After a rocky start to the year when I thought I’d try not buying any new books for a bit and promptly read nothing, this reading year hasn’t gone too badly. I’ve read/listened to 59 books so far and there’s been some good stuff in there. So, in no particular order…
A Dance to the Music of Time, Anthony Powell. I mixed this up so I could read a volume, then listen to a volume, which worked really well. For fans of Audible who also have long drives, this sequence is a great listen. Although I’ve just looked up who some of the characters are based on, and I’m somewhat distressed to find that St John Clarke is based on John Galsworthy, because I really like The Forsyte Chronicles. I hadn’t realised, either, that X Trapnel is based on Julian MacLaren-Ross. Anyway, I don’t care who Widmerpool is based on, he’s too monstrous.
Best new translated fiction
Summertime, All the Cats are Bored and Autumn, All the Cats Return, Philippe Georget. These are French police procedurals, set in Perpignan and starring Inspector Gilles Sebag and his sidekick, Molina. Sebag is a good detective who is madly in love with his beautiful wife, Claire, but begins to suspect that she is having an affair. His personal concerns then run alongside his investigations. He’s mildly tortured by his doubts about his marriage, but beyond that he’s a good cop so not another hard-drinking, rebellious outsider. They are not about cats.
Best Australian novel
The Dry, Jane Harper. I listened to this but I’d be tempted to read it as well because it was proper gripping and astonishingly accomplished for a debut novel. The brutal murder/suicide of the Hadler family in the small town of Kiewarra draws Aaron Falk back there. Luke Hadler’s family want him to investigate, because they don’t believe their son murdered his wife and children, then shot himself. Luke was Aaron’s boyhood best friend, but Aaron himself was run out of town 20 years ago for a supposed murder and has hardly seen Luke since. As Aaron gets drawn back in and starts to investigate, all the old secrets and tensions start cropping up again.
Best book about the madness of WWII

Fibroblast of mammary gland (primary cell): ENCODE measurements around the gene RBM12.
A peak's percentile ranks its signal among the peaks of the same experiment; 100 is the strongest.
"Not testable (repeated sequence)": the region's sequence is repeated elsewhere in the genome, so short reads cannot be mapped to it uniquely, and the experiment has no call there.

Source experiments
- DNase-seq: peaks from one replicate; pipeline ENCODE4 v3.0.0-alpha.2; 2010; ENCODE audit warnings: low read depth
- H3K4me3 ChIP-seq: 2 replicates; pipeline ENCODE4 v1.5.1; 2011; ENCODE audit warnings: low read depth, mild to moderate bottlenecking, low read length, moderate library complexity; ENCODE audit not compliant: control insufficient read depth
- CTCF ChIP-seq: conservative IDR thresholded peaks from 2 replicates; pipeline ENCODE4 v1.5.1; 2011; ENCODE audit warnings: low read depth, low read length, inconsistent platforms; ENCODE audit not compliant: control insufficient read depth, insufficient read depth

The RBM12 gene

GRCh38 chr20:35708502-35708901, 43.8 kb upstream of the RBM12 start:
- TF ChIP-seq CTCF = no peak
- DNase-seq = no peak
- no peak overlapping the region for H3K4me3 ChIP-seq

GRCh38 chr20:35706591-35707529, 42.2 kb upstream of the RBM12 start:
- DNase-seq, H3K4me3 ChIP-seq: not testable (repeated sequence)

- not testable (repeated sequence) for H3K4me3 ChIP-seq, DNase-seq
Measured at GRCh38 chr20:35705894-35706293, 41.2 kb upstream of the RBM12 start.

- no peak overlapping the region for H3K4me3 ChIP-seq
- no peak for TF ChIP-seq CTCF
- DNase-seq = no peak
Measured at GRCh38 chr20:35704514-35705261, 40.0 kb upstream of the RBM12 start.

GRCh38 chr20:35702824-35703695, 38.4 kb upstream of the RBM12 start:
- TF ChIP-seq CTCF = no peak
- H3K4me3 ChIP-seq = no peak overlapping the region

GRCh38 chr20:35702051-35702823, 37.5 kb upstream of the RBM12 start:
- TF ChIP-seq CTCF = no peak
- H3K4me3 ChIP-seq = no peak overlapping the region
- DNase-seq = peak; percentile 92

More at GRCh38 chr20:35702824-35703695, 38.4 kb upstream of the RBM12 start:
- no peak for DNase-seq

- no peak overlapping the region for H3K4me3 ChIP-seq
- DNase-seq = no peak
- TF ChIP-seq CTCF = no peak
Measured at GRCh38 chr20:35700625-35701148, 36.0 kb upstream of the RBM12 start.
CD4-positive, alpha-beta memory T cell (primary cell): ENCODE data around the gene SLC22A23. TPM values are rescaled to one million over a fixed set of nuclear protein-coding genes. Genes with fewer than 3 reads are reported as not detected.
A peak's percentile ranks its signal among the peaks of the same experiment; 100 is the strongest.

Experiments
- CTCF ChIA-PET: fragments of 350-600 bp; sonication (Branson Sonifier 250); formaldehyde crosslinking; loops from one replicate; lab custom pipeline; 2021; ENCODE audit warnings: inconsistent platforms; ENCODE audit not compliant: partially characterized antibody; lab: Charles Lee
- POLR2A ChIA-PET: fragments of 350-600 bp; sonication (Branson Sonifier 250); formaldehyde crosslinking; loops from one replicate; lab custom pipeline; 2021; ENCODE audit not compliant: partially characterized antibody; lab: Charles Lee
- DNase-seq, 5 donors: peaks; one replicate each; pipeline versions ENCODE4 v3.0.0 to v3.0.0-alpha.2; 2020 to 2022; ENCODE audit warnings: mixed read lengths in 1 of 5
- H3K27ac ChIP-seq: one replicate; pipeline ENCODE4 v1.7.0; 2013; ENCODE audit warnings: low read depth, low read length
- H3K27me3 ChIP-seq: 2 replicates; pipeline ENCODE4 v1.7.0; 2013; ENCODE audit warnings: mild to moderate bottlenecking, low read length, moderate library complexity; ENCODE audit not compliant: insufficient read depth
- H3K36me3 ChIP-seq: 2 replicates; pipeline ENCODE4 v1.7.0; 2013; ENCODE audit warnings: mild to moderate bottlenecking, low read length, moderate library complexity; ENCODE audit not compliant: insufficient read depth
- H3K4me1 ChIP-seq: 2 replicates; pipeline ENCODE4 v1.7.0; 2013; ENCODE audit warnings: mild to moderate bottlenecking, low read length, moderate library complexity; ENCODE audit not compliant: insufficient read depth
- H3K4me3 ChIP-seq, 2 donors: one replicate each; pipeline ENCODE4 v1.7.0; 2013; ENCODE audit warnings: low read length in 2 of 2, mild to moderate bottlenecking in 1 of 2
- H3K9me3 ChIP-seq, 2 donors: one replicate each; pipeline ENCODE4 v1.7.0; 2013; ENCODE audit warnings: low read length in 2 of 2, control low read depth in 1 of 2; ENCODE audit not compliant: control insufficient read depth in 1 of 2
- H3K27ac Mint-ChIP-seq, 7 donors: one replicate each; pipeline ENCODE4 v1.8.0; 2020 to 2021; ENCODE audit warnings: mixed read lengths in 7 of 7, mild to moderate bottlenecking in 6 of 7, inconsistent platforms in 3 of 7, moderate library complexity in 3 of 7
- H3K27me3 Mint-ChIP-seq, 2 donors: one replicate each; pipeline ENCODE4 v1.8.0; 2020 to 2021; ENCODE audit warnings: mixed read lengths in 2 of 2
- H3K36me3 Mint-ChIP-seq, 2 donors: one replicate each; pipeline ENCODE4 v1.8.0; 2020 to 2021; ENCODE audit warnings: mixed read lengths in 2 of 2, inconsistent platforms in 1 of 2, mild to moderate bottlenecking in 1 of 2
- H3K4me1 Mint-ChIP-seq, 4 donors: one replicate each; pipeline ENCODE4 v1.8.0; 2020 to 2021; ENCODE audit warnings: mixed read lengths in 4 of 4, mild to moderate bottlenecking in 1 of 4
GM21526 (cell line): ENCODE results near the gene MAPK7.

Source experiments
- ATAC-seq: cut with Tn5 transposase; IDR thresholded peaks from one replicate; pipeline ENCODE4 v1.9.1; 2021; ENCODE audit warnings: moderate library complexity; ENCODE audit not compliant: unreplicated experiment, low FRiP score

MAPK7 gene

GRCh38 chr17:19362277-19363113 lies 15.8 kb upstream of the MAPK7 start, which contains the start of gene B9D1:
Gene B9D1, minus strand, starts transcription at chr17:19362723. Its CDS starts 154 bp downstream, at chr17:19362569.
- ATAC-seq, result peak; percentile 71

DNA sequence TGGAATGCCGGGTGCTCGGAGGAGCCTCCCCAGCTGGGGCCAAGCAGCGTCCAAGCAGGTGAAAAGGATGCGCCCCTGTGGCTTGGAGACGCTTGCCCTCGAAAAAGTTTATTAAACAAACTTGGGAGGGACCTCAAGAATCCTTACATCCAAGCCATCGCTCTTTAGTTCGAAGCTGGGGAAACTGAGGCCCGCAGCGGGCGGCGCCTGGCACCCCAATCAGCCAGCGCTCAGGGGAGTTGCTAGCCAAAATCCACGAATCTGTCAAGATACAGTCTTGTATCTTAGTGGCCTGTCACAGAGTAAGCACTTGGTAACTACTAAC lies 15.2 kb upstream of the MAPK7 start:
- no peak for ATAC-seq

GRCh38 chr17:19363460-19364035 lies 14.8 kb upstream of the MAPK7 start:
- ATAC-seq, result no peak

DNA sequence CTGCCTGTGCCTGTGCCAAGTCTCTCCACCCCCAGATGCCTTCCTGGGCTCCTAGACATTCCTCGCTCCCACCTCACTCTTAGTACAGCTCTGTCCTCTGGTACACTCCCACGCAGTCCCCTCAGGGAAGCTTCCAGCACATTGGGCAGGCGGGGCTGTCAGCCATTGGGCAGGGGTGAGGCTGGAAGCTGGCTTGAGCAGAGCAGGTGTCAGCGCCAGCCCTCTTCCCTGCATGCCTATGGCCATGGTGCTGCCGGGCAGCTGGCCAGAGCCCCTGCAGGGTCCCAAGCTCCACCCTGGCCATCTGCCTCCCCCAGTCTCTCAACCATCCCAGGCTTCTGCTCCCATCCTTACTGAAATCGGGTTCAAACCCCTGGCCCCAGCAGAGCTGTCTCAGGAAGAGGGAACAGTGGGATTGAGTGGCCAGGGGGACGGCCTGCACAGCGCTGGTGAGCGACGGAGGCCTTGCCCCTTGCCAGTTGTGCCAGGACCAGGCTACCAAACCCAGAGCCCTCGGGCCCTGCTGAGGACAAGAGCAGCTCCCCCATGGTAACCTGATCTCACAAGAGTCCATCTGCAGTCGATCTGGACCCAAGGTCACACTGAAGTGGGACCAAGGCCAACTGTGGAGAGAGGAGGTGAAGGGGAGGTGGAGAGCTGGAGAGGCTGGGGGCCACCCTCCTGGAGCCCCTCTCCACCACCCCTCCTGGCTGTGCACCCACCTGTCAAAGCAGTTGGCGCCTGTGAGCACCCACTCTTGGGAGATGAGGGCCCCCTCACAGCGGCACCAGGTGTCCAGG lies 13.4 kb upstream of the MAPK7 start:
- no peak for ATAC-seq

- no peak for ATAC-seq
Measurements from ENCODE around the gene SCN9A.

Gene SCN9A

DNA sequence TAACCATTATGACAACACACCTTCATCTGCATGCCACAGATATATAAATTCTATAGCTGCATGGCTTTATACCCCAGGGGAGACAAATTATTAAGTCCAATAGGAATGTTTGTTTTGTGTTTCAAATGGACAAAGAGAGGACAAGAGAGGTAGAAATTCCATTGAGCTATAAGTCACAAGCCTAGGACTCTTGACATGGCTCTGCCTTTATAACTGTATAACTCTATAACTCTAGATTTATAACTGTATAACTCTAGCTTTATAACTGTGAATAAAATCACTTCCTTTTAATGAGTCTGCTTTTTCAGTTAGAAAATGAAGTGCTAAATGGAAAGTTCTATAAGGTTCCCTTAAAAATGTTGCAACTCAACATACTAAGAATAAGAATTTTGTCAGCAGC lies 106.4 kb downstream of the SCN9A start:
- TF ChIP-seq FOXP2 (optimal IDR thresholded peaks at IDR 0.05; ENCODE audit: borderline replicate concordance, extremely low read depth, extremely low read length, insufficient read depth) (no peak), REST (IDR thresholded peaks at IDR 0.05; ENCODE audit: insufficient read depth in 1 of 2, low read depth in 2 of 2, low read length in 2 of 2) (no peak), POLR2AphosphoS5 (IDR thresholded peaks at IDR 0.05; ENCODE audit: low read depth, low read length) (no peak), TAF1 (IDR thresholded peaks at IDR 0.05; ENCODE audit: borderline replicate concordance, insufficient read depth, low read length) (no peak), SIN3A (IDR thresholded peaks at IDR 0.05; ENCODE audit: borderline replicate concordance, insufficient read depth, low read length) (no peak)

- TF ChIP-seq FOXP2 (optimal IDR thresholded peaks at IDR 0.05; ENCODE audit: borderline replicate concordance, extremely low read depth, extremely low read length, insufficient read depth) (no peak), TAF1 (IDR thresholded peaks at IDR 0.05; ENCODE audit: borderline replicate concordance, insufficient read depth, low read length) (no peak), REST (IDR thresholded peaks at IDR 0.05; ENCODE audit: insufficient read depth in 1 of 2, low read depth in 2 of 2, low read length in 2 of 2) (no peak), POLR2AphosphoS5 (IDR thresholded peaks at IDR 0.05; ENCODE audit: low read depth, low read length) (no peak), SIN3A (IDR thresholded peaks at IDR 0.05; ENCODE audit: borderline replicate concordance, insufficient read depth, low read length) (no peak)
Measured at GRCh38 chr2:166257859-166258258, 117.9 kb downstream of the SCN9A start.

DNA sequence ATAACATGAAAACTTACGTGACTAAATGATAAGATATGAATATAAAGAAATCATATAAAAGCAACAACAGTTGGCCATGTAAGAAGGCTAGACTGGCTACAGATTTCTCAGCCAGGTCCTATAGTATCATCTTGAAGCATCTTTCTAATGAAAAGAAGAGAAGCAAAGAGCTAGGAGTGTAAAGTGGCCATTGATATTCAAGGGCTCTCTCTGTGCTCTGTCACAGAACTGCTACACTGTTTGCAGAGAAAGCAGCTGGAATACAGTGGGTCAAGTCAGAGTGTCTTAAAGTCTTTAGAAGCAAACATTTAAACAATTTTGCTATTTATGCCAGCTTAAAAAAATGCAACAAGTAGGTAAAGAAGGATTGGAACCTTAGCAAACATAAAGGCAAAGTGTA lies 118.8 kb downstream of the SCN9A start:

A Good Clean Fight, Derek Robinson. I’ve previously read A Piece of Cake, which introduces Hornet Squadron, but I hadn’t immediately realised this was a sequel of sorts. The squadron is now in North Africa, being sent out on ridiculous missions to try to lure the German airforce out by strafing low level targets in Libya. The tactic doesn’t work and the squadron gets shot to hell, but their batshit commander, Barton, keeps sending them out.
Meanwhile, Lampard of the SAS is leading near suicidal missions across the desert, behind German lines, to blow up aircraft while still on the field. There’s an horrific scene where the Germans, attempting to follow suit, set out in motorised vehicles across the desert but are so totally unused to its ways that vehicle after vehicle launches itself from the top of a sand dune and crashes on the other side.
What’s always so startling and depressing about military novels, and in fact military history, is how character driven it is. Which is fine when those characters are sane, sensible types and not so fine when they’re megalomaniac nutters who absolutely don’t care about the men whose lives they hold in the balance. A Good Clean Fight is heavy on the megalomaniac nutters, as I suspect WWII was in real life.
Best action hero
I am so firmly on the Jack Reacher bandwagon that I am glued to my seat. I’ve read Die Trying and Tripwire so far this year and I doubt that’ll be the end of it. Reacher has only been out of the army for a while, he’s travelling around, living off his savings and whatever work he can find, but trouble keeps finding him. He doesn’t talk much, he’s built like a brick shithouse, handy in a fight and a sharpshooter to boot. You’d think trouble would know better. Fortunately for my reading future, criminals and low lifes are dumb-asses, so there’s plenty more Reacher ahead of me.
Best novel that everyone else is recommending as well
I’ve written separately about The Power, so I’ll go with Eleanor Oliphant is Completely Fine, Gail Honeyman. This was a real journey as I got to know Eleanor. It’s written from her perspective and she’s weird. Not defiantly weird, but she lives a life of such solitariness that she simply doesn’t understand normal human interactions. She is incredibly lonely, although this is something she has to realise for herself as the novel progresses and her realisation and reaction to that is utterly compelling. At the beginning of the novel, Eleanor has no reason to comply with social norms because she’s simply not aware of them, or of any acts of transgression. But this means that her responses are often very funny, particularly because she’s intelligent and articulate. She is gradually revealed as a joy of a character.